εὐίατός τε γάρ ἐστι καὶ ὑπὸ τῆς ἡλικίας καὶ ὑπὸ τῆς ἀπορίας, καὶ ἐπὶ τὸ μέσον δύναται ἐλθεῖν. ἔχει γὰρ τὰ τοῦ ἐλευθερίου· καὶ γὰρ δίδωσι καὶ οὐ λαμβάνει, οὐδέτερον δ᾽ ὡς δεῖ οὐδ᾽ εὖ. For he is easily cured both by age and by poverty, and thus he may move towards the middle state. For he has the characteristics of the liberal man, since he both gives and refrains from taking, though he does neither of these in the right manner or well.
εἰ δὴ τοῦτο ἐθισθείη ἤ πως ἄλλως μεταβάλοι, εἴη ἂν ἐλευθέριος· δώσει γὰρ οἷς δεῖ, (25) καὶ οὐ λήψεται ὅθεν οὐ δεῖ. διὸ καὶ δοκεῖ οὐκ εἶναι φαῦλος τὸ ἦθος· οὐ γὰρ μοχθηροῦ οὐδ᾽ ἀγεννοῦς τὸ ὑπερβάλλειν διδόντα καὶ μὴ λαμβάνοντα, ἠλιθίου δέ. Therefore if he were brought to do so by habituation or in some other way, he would be liberal; for he will then give to the right people, and will not take from the wrong sources. This is why he is thought to have not a bad character; it is not the mark of a wicked or ignoble man to go to excess in giving and not taking, but only of a foolish one.
ὁ δὲ τοῦτον τὸν τρόπον ἄσωτος πολὺ δοκεῖ βελτίων τοῦ ἀνελευθέρου εἶναι διά τε τὰ εἰρημένα, καὶ ὅτι ὃ μὲν ὠφελεῖ πολλούς, ὃ δὲ οὐθένα, (30) ἀλλ᾽ οὐδ᾽ αὑτόν. The man who is prodigal in this way is thought much better than the mean man both for the aforesaid reasons and because he benefits many while the other benefits no one, not even himself.
ἀλλ᾽ οἱ πολλοὶ τῶν ἀσώτων, καθάπερ εἴρηται, καὶ λαμβάνουσιν ὅθεν μὴ δεῖ, καὶ εἰσὶ κατὰ τοῦτο ἀνελεύθεροι. ληπτικοὶ δὲ γίνονται διὰ τὸ βούλεσθαι μὲν ἀναλίσκειν, εὐχερῶς δὲ τοῦτο ποιεῖν μὴ δύνασθαι· ταχὺ γὰρ ἐπιλείπει αὐτοὺς τὰ ὑπάρχοντα. ἀναγκάζονται οὖν ἑτέρωθεν πορίζειν.      But most prodigal people, as has been said, also take from the wrong sources, and are in this respect mean. They become apt to take because they wish to spend and cannot do this easily; for their possessions soon run short. Thus they are forced to provide means from some other source.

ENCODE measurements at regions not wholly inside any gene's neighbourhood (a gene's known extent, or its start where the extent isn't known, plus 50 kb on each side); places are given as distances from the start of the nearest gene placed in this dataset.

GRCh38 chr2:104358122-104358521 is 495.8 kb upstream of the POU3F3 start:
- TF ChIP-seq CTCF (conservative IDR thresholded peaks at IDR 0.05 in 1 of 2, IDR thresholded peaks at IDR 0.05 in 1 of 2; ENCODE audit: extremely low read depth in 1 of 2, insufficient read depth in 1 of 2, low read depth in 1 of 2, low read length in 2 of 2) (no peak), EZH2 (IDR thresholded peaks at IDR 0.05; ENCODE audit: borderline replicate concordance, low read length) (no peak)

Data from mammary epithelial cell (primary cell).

[1121b] (1) ἅμα δὲ καὶ διὰ τὸ μηδὲν τοῦ καλοῦ φροντίζειν ὀλιγώρως καὶ πάντοθεν λαμβάνουσιν· διδόναι γὰρ ἐπιθυμοῦσι, τὸ δὲ πῶς ἢ πόθεν οὐδὲν αὐτοῖς διαφέρει. διόπερ οὐδ᾽ ἐλευθέριοι αἱ δόσεις αὐτῶν εἰσίν· οὐ γὰρ καλαί, οὐδὲ τούτου (5) ἕνεκα, οὐδὲ ὡς δεῖ· ἀλλ᾽ ἐνίοτε οὓς δεῖ πένεσθαι, τούτους πλουσίους ποιοῦσι, καὶ τοῖς μὲν μετρίοις τὰ ἤθη οὐδὲν ἂν δοῖεν, τοῖς δὲ κόλαξιν ἤ τιν᾽ ἄλλην ἡδονὴν πορίζουσι πολλά. At the same time, because they care nothing for honour, they take recklessly and from any source; for they have an appetite for giving, and they do not mind how or from what source. Hence also their giving is not liberal; for it is not noble, nor does it aim at nobility, nor is it done in the right way; sometimes they make rich those who should be poor, and will give nothing to people of respectable character, and much to flatterers or those who provide them with some other pleasure.
διὸ καὶ ἀκόλαστοι αὐτῶν εἰσὶν οἱ πολλοί· εὐχερῶς γὰρ ἀναλίσκοντες καὶ εἰς τὰς ἀκολασίας δαπανηροί εἰσι, καὶ διὰ τὸ μὴ πρὸς (10) τὸ καλὸν ζῆν πρὸς τὰς ἡδονὰς ἀποκλίνουσιν. Hence also most of them are self-indulgent; for they spend lightly and waste money on their indulgences, and incline towards pleasures because they do not live with a view to what is noble.
ὁ μὲν οὖν ἄσωτος ἀπαιδαγώγητος γενόμενος εἰς ταῦτα μεταβαίνει, τυχὼν δ᾽ ἐπιμελείας εἰς τὸ μέσον καὶ εἰς τὸ δέον ἀφίκοιτ᾽ ἄν. ἡ δ᾽ ἀνελευθερία ἀνίατός τ᾽ ἐστίν (δοκεῖ γὰρ τὸ γῆρας καὶ πᾶσα ἀδυναμία ἀνελευθέρους ποιεῖν), καὶ συμφυέστερον τοῖς ἀνθρώποις (15) τῆς ἀσωτίας· οἱ γὰρ πολλοὶ φιλοχρήματοι μᾶλλον ἢ δοτικοί. καὶ διατείνει δ᾽ ἐπὶ πολύ, καὶ πολυειδές ἐστιν· πολλοὶ γὰρ τρόποι δοκοῦσι τῆς ἀνελευθερίας εἶναι.      The prodigal man, then, turns into what we have described if he is left untutored, but if he is treated with care he will arrive at the intermediate and right state. But meanness is both incurable (for old age and every disability is thought to make men mean) and more innate in men than prodigality; for most men are fonder of getting money than of giving. It also extends widely, and is multiform, since there seem to be many kinds of meanness.
ἐν δυσὶ γὰρ οὖσα, τῇ τ᾽ ἐλλείψει τῆς δόσεως καὶ τῇ ὑπερβολῇ τῆς λήψεως, οὐ πᾶσιν ὁλόκληρος παραγίνεται, ἀλλ᾽ ἐνίοτε χωρίζεται, (20) καὶ οἳ μὲν τῇ λήψει ὑπερβάλλουσιν, οἳ δὲ τῇ δόσει ἐλλείπουσιν.      For it consists in two things, deficiency in giving and excess in taking, and is not found complete in all men but is sometimes divided; some men go to excess in taking, others fall short in giving.